This was featured in the latest issue of Lostravellers Magazine. You can check the full spread here, and read more about Lostravellers here.
“Freedom is a strange thing. Once you’ve experienced it, it remains in your heart and no-one can take it away.”
There are many dreams to be had, out in the void. So dream a little; go on. Cast yourself out.. which will be yours? For there are dreams, and then there are dreams: dreams that inspire and dreams that scare; dreams that offer insight and dreams that serve only to muddy the waters. It almost seems self-evident: that these esoteric adventures would be as varied as the people that dream them. For dreams do much more than distract us from sleep.
Late at night, when your subconscious is hard at work and you drift between worlds, what dreams do you dream? Do you dream of escape and exploration, adventure and freedom? Are they dreams of the open road – stories with no predetermined endings? These are the dreams of lost travellers, waiting to be found. Maybe we’re all waiting.
It has been one of my trademarks this trip. From that first rinsed feed of KFC at the airport in Auckland to the ludicrous decision to eat a joint in Barcelona Airport, it now seems that I am unable of catching a plane without some skull-crushing hangover or ghastly chemical imbalance. This isn’t something I seek out but rather an inevitability given the hedonistic tendencies that The Last Night brings out. Who knew when I’d be back? Sleep was for the weak, I for the night – and there was always a price to pay.
My return to Northern Europe marked the beginning of another end. My European leg was coming to a close and I had nominated Copenhagen as the place I would wait out my visa application for India. This was largely due to the fact that my cousin lives there (and the visa office’s murky responses about how long it would take to process my application). His inevitable offer of a place to crash was a welcome respite for my increasingly destitute bank account and I accepted happily.
As chance would have it, his housemate had just found an old bike, abandoned through no failure of function and ready to go. So I was the happy recipient of a large orange single-speed, free to take my place in the well-populated cycle lanes of the Danish capital. The old Dutch habits came back easily and, with my visa application lodged, I was soon speeding my way towards Christiania and all it promised.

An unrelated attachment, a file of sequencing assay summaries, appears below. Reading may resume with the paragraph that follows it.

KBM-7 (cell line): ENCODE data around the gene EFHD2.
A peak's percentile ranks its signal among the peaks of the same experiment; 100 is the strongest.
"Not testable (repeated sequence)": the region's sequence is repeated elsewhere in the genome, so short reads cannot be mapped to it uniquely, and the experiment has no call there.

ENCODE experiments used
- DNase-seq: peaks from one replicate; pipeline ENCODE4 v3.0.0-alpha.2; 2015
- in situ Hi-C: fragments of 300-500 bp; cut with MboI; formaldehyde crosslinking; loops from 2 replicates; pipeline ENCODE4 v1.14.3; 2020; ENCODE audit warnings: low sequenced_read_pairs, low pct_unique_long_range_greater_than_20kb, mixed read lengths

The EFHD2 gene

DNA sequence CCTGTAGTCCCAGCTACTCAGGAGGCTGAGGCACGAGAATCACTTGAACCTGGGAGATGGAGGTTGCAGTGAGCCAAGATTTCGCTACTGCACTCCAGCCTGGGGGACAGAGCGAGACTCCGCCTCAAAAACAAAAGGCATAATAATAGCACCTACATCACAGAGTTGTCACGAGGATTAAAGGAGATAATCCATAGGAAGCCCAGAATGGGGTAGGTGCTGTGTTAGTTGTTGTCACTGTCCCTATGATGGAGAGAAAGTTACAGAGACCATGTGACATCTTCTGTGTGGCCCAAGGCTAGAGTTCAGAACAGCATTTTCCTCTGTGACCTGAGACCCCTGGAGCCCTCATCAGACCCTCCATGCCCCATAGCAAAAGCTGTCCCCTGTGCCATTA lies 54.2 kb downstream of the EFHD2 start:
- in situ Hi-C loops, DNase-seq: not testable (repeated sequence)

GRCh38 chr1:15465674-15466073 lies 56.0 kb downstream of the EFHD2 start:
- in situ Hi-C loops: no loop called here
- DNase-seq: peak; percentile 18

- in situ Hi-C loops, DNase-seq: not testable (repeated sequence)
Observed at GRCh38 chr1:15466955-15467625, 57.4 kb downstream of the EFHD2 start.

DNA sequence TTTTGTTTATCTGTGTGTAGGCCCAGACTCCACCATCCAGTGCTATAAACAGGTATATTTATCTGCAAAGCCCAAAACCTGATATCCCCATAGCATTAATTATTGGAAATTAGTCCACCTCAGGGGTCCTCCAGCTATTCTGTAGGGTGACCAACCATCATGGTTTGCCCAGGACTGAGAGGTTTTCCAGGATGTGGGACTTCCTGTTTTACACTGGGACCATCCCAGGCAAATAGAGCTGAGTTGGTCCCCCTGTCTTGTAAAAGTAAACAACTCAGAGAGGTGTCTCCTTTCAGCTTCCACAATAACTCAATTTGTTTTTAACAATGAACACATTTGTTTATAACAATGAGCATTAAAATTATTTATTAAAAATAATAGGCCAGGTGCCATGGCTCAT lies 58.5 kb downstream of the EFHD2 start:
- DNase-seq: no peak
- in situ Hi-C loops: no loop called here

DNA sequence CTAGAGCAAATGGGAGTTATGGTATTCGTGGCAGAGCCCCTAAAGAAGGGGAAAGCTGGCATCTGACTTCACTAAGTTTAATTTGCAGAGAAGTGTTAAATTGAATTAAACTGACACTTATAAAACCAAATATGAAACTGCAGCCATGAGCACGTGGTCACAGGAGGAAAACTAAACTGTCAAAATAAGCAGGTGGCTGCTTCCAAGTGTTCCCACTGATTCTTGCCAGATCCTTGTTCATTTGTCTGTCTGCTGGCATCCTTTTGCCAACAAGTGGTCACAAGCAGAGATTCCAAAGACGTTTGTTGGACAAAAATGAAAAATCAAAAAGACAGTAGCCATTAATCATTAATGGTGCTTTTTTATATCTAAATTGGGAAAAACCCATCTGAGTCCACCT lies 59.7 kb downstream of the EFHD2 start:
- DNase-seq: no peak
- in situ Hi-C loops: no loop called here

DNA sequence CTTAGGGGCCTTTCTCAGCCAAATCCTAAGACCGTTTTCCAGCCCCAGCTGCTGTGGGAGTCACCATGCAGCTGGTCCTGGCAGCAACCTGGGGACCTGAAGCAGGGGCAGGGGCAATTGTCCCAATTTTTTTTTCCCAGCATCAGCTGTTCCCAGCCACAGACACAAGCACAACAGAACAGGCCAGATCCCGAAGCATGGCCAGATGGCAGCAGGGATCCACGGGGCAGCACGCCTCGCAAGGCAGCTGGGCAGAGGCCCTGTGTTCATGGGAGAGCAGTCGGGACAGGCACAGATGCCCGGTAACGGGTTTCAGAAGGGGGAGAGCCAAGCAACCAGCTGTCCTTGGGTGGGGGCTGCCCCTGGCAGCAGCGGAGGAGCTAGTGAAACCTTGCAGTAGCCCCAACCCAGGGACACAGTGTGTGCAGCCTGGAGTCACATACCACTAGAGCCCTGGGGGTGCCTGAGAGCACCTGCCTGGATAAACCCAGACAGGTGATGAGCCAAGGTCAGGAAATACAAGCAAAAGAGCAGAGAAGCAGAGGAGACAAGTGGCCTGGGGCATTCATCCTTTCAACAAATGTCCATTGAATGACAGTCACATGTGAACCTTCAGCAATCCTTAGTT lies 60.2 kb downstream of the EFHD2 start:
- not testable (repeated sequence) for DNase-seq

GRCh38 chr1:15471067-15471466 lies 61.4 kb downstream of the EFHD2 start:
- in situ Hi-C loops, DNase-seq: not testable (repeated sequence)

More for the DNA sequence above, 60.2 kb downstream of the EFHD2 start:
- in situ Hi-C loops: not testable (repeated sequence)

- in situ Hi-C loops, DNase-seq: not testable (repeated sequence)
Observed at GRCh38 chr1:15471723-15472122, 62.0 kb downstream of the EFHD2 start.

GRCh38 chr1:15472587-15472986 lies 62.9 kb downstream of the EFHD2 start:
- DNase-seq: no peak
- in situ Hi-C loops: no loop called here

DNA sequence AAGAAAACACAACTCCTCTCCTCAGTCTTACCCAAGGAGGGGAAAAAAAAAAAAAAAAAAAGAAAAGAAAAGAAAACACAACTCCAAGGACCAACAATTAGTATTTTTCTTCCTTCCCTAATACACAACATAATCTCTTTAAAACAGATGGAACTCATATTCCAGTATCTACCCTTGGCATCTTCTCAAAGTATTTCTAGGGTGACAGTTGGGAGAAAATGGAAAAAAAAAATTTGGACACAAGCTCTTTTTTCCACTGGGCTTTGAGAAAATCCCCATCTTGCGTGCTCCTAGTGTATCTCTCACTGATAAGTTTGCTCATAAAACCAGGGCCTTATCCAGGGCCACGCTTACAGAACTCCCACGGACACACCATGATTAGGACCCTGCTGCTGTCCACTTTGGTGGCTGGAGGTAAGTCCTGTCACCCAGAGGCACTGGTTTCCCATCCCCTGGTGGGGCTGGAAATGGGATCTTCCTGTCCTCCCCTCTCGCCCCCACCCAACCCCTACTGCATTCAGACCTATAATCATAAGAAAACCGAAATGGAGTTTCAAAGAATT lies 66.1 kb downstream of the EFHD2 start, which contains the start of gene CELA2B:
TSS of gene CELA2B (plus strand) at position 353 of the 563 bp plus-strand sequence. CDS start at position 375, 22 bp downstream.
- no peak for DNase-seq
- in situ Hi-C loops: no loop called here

The first part of this will be familiar to anyone who has been following along. It was an almost off-the-cuff response to a piece by Tourettes that featured on lostravellers. It tried to capture a bit of what Berlin brings out while mirroring his dissociative style, with only moderate success.
I didn’t know it at the time, but it wasn’t finished. The following is the full story, and what I hope is a more complete homage to the city.
I woke with a burnt lip and the drys. Someone rolled over on the neighbouring bunk and I ran my tongue around the roof of my mouth. Nothing. How much longer could I put off getting up? An ungodly drought occupied my mouth; resistance was futile and I was soon clambering down from my top bunk in search of water.
It was 10.30am but the room was still. The figures that remained from the rout of morning checkout were quietly comatose and in no rush to leave. They’d be hunting their own water soon enough.
My arrival in Ukraine was once again a strange one. As expected the bus got in stupidly early – leaving me to wander the looming bus station under night’s last hour of darkness. It was eerily quiet and the only other people present were those from my own bus. None of them seemed remotely Western. Russian was the lingua franca here and I was, once again, out of my depth, misguided and mute as I searched the different levels for some clue as to how I might get into town.
In the upstairs waiting room I found a man passed out face down. He was still kneeling and his forehead rested on the bench where it must have fallen during this silent prayer for salvation. The empty vodka bottle clasped in his hand confirmed that his plea had gone unheard and I went back downstairs.
It was a slow day on the roadwork ridden Polish highways. By the time we arrived in Katowice our hangovers had well and truly fermented and we were glad to be free of the bus. Town was packed for the festival and the meagre selection of hostels in Katowice was fully booked. Ryan had made the executive decision that campgrounds weren’t for us and instead had booked us in for a few nights in a hotel (yup, no spelling mistake there).
We were treating ourselves for the princely sum of 25 Euros a night and if nothing else about Eastern Europe appeals, then this alone should get you there. Despite our southern origins we were Western Princes, wealthy beyond belief and keen to splurge. What time would we be taking breakfast? Would we like the spa heated up now or later? I didn’t even know you needed to heat spas up.